Prince George's County officials are investigating the possible misuse of $110,000 in federal funds by operators of Assisi House, a nonprofit shelter for battered women.

A recent examination of the Upper Marlboro shelter's financial records revealed that Assisi operators had failed to return employe withholding taxes to the government, had not provided many of the social services promised, and could not account for money collected and used.

Assisi, the county's only home for battered women, receives most of its funds from the Comprehensive Employment Training Act (CETA), a federal manpower program administered by the county. It also receives private donations and got $15,000 from the Eugene and Agnes Meyer Foundation and the Redskins Foundation.

Since its opening 21 months ago, Assisi has been run by Elizabeth Fischer, who left her home in North Carolina as a battered wife and came to Washington, where she worked for a short time at the House of Ruth, the city's shelter for battered women.

Eugene T. Lauer, the deputy county administrative officer, said yesterday that in the course of a routine examination, the county found "a number of deficiencies that caused some problems." As a result, the county government, which oversees all CETA programs in Prince George's called in an independent auditor to examine the Assisi books and halted all payments to the shelter until the investigation is completed.

William E. Knight, vice chairman of Assisi's board of directors, said yesterday he is certain that Fischer will be able to account for the CETA money.

"Everything is in place," Knight said. "Maybe Column A is not added properly or Column B entered properly. But everything is there. It is just a matter of getting it organized."

Fischer said in an interview yesterday that her group "is having growing pains. We're going from a volunteer organization to a funded organization. We've been playing catch up with the books."

Assisi is also being investigated by the county's Commission for Women as a result of complaints by employes of the shelter that Assisi is not being operated properly and does not offer many of the services that Fischer said it does.

The center, located on 68 acres of rolling countryside on the former site of the German Orphans' Home, boasts 11 auxiliary shelters, a 24-hour hotline, and counseling and therapy for children of battered women as well as for abusers.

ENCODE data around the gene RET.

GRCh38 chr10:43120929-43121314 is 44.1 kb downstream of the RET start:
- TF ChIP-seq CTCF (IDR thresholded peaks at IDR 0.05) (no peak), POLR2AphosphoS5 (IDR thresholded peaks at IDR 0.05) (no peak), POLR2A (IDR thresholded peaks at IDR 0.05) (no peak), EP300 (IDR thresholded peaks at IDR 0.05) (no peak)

The employes, who testified secretly before members of the commission, have also alleged that some of the Assisi funds may have been improperly used and that Fischer threatened them when they questioned her policies, according to sources.

Susan Helfrich, executive director of the commission, would not comment yesterday on the Assisi inquiry.

However, one source familiar with the investigation said, "The problem is that moneys have been coming in and moneys going out as petty cash, and nobody knows what it was spent for."

The investigations by the commission and independent auditors have sparked enormous controversy on Assisi's board of directors, which includes some of the county's most prominent politicians and community leaders, including County Council members and state legislators.

This week a board meeting became heated when some members charged that Fischer and the shelter were being unfairly attacked. Other board members have said privately that they were concerned about the allegations of financial mismanagement and hoped that the county audit would help to eliminate any problem that might exist at the shelter.

According to several internal reports conducted by the county's CETA monitors over the last few months, Assisi had failed to maintain complete records of deposits, withdrawals and transfers of money.

The reports also found that Assisi had improperly mixed CETA funds and financial records with other funds and therefore may have used the federal money for inappropriate purposes.

In Addition, the reports found, Assisi has failed to pay several thousand dollars in payroll taxes to either the federal or state governments, despite having withheld money to pay those taxes from employe paychecks.

Because of these problems, which the report said amount to "inexcusable and unsound business practises," the CETA monitors recommended that the county "re-evaluate (Assisi's) capabilities for administering a CETA program."

Fischer said yesterday that without the CETA funds the shelter would have a difficult time continuing in operation.